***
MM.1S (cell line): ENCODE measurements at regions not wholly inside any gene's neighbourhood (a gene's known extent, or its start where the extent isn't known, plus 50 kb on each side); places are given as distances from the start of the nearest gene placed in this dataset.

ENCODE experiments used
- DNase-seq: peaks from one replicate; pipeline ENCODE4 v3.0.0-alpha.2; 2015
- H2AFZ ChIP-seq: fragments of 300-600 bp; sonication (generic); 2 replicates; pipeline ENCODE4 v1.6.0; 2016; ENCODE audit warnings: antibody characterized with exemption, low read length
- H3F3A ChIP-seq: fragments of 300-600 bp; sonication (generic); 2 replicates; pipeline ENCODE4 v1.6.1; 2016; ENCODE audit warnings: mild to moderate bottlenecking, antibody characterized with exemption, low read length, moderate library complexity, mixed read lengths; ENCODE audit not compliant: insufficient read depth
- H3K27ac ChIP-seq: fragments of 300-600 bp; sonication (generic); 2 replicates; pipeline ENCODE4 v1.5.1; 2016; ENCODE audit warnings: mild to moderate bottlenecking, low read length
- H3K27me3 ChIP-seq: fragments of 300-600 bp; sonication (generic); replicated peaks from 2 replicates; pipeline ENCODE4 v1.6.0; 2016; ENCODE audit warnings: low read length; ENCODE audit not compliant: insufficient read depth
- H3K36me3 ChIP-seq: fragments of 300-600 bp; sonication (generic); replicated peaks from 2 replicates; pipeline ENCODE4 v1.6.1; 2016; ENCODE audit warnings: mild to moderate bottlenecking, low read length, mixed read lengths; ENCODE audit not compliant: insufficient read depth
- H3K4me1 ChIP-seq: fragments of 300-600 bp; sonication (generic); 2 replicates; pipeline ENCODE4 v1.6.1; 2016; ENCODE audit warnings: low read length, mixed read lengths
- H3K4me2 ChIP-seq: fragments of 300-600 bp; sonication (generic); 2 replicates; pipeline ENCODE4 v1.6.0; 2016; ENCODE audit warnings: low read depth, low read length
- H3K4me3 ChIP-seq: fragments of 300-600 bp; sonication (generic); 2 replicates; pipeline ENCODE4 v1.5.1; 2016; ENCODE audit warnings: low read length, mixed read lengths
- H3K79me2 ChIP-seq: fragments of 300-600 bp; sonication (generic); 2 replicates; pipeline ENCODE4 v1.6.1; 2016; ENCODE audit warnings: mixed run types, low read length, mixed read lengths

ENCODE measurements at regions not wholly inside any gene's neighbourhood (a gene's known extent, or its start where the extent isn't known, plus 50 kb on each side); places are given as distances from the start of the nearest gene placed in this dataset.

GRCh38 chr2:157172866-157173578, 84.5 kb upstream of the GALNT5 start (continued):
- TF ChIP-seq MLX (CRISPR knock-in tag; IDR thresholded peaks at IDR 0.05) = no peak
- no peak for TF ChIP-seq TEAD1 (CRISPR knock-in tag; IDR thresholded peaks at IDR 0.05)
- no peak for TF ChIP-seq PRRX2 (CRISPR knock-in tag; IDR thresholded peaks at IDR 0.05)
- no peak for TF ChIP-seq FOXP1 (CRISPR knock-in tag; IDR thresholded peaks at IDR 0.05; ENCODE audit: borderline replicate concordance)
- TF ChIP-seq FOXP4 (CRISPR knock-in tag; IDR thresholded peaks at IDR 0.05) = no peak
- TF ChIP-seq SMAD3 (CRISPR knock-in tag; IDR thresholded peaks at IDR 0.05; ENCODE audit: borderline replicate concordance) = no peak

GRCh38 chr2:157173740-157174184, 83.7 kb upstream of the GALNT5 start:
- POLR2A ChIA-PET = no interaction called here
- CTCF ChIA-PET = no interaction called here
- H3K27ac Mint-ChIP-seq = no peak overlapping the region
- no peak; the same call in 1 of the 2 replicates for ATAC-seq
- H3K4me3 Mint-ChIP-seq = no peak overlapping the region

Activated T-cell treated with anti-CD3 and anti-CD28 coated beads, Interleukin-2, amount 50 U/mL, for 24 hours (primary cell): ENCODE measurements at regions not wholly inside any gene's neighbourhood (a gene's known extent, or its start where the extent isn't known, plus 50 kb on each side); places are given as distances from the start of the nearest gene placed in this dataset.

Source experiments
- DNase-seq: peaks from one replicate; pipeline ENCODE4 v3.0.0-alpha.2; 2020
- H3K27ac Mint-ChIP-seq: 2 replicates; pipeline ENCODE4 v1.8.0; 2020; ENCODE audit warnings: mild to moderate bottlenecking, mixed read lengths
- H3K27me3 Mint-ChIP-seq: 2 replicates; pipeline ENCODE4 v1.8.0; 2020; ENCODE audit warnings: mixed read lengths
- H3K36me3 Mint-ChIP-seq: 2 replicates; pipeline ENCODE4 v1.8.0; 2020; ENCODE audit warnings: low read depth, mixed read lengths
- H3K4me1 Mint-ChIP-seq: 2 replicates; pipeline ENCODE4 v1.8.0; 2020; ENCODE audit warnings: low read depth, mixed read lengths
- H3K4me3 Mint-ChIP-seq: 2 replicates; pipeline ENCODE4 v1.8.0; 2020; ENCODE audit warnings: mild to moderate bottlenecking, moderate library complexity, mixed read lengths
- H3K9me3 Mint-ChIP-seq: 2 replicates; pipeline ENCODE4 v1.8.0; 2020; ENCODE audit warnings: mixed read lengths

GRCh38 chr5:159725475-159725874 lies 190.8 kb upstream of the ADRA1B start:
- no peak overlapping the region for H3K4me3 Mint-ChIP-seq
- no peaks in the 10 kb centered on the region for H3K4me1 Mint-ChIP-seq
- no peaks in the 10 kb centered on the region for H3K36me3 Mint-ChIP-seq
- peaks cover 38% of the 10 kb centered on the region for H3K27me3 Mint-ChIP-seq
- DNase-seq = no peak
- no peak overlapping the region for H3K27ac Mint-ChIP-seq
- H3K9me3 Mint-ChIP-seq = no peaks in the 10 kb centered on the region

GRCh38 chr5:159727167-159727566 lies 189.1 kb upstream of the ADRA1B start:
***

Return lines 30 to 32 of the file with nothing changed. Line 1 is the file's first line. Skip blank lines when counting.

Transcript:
- H3K27ac Mint-ChIP-seq: 2 replicates; pipeline ENCODE4 v1.8.0; 2020; ENCODE audit warnings: mild to moderate bottlenecking, mixed read lengths
- H3K27me3 Mint-ChIP-seq: 2 replicates; pipeline ENCODE4 v1.8.0; 2020; ENCODE audit warnings: mixed read lengths
- H3K36me3 Mint-ChIP-seq: 2 replicates; pipeline ENCODE4 v1.8.0; 2020; ENCODE audit warnings: low read depth, mixed read lengths